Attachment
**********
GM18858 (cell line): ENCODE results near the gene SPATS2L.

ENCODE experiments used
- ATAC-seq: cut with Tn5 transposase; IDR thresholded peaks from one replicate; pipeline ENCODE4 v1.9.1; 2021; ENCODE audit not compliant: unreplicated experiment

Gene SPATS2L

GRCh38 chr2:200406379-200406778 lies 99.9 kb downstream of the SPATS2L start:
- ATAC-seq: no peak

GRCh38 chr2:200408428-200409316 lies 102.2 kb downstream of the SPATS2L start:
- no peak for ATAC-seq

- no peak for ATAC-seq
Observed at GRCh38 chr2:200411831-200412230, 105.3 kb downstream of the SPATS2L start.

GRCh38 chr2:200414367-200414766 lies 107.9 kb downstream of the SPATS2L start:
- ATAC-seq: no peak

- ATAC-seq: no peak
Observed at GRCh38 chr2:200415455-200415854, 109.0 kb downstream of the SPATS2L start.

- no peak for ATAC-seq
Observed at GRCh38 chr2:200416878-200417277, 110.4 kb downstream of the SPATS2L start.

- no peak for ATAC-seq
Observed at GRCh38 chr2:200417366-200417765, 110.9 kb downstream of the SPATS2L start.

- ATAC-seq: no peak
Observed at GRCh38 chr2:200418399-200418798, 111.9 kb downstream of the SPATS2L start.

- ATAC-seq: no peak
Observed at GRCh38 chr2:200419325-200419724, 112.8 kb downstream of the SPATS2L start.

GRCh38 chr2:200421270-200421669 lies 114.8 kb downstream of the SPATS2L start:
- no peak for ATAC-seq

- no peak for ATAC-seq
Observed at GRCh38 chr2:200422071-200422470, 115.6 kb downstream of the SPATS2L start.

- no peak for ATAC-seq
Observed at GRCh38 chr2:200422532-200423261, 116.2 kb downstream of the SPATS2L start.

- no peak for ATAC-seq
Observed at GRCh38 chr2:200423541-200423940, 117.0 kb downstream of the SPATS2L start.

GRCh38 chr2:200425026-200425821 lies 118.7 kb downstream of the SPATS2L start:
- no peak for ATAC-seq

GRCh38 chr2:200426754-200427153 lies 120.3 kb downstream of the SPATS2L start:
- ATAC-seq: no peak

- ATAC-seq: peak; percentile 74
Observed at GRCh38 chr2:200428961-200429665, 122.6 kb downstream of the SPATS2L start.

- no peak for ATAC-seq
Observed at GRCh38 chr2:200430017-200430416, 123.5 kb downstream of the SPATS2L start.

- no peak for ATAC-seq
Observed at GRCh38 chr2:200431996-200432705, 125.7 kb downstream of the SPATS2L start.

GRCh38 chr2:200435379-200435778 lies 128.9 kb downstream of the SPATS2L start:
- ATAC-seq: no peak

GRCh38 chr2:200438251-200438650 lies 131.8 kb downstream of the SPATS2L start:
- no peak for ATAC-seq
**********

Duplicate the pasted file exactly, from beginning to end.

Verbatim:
GM18858 (cell line): ENCODE results near the gene SPATS2L.

ENCODE experiments used
- ATAC-seq: cut with Tn5 transposase; IDR thresholded peaks from one replicate; pipeline ENCODE4 v1.9.1; 2021; ENCODE audit not compliant: unreplicated experiment

Gene SPATS2L

GRCh38 chr2:200406379-200406778 lies 99.9 kb downstream of the SPATS2L start:
- ATAC-seq: no peak

GRCh38 chr2:200408428-200409316 lies 102.2 kb downstream of the SPATS2L start:
- no peak for ATAC-seq

- no peak for ATAC-seq
Observed at GRCh38 chr2:200411831-200412230, 105.3 kb downstream of the SPATS2L start.

GRCh38 chr2:200414367-200414766 lies 107.9 kb downstream of the SPATS2L start:
- ATAC-seq: no peak

- ATAC-seq: no peak
Observed at GRCh38 chr2:200415455-200415854, 109.0 kb downstream of the SPATS2L start.

- no peak for ATAC-seq
Observed at GRCh38 chr2:200416878-200417277, 110.4 kb downstream of the SPATS2L start.

- no peak for ATAC-seq
Observed at GRCh38 chr2:200417366-200417765, 110.9 kb downstream of the SPATS2L start.

- ATAC-seq: no peak
Observed at GRCh38 chr2:200418399-200418798, 111.9 kb downstream of the SPATS2L start.

- ATAC-seq: no peak
Observed at GRCh38 chr2:200419325-200419724, 112.8 kb downstream of the SPATS2L start.

GRCh38 chr2:200421270-200421669 lies 114.8 kb downstream of the SPATS2L start:
- no peak for ATAC-seq

- no peak for ATAC-seq
Observed at GRCh38 chr2:200422071-200422470, 115.6 kb downstream of the SPATS2L start.

- no peak for ATAC-seq
Observed at GRCh38 chr2:200422532-200423261, 116.2 kb downstream of the SPATS2L start.

- no peak for ATAC-seq
Observed at GRCh38 chr2:200423541-200423940, 117.0 kb downstream of the SPATS2L start.

GRCh38 chr2:200425026-200425821 lies 118.7 kb downstream of the SPATS2L start:
- no peak for ATAC-seq

GRCh38 chr2:200426754-200427153 lies 120.3 kb downstream of the SPATS2L start:
- ATAC-seq: no peak

- ATAC-seq: peak; percentile 74
Observed at GRCh38 chr2:200428961-200429665, 122.6 kb downstream of the SPATS2L start.

- no peak for ATAC-seq
Observed at GRCh38 chr2:200430017-200430416, 123.5 kb downstream of the SPATS2L start.

- no peak for ATAC-seq
Observed at GRCh38 chr2:200431996-200432705, 125.7 kb downstream of the SPATS2L start.

GRCh38 chr2:200435379-200435778 lies 128.9 kb downstream of the SPATS2L start:
- ATAC-seq: no peak

GRCh38 chr2:200438251-200438650 lies 131.8 kb downstream of the SPATS2L start:
- no peak for ATAC-seq